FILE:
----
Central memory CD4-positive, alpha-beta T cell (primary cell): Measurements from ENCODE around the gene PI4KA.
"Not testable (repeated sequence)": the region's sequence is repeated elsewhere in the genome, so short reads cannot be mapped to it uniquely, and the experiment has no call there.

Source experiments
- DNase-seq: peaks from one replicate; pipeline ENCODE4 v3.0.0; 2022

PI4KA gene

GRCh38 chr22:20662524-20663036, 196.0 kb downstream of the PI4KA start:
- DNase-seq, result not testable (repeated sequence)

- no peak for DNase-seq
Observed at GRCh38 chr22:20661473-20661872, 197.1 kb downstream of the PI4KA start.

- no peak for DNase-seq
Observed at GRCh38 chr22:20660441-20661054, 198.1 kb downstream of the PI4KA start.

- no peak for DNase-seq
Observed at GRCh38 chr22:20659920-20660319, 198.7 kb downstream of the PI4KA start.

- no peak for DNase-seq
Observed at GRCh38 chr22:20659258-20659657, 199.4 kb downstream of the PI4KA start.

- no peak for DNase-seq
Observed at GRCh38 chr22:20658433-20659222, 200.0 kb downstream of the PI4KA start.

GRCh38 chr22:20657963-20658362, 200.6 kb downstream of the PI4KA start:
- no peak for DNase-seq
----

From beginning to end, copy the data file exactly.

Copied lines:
Central memory CD4-positive, alpha-beta T cell (primary cell): Measurements from ENCODE around the gene PI4KA.
"Not testable (repeated sequence)": the region's sequence is repeated elsewhere in the genome, so short reads cannot be mapped to it uniquely, and the experiment has no call there.

Source experiments
- DNase-seq: peaks from one replicate; pipeline ENCODE4 v3.0.0; 2022

PI4KA gene

GRCh38 chr22:20662524-20663036, 196.0 kb downstream of the PI4KA start:
- DNase-seq, result not testable (repeated sequence)

- no peak for DNase-seq
Observed at GRCh38 chr22:20661473-20661872, 197.1 kb downstream of the PI4KA start.

- no peak for DNase-seq
Observed at GRCh38 chr22:20660441-20661054, 198.1 kb downstream of the PI4KA start.

- no peak for DNase-seq
Observed at GRCh38 chr22:20659920-20660319, 198.7 kb downstream of the PI4KA start.

- no peak for DNase-seq
Observed at GRCh38 chr22:20659258-20659657, 199.4 kb downstream of the PI4KA start.

- no peak for DNase-seq
Observed at GRCh38 chr22:20658433-20659222, 200.0 kb downstream of the PI4KA start.

GRCh38 chr22:20657963-20658362, 200.6 kb downstream of the PI4KA start:
- no peak for DNase-seq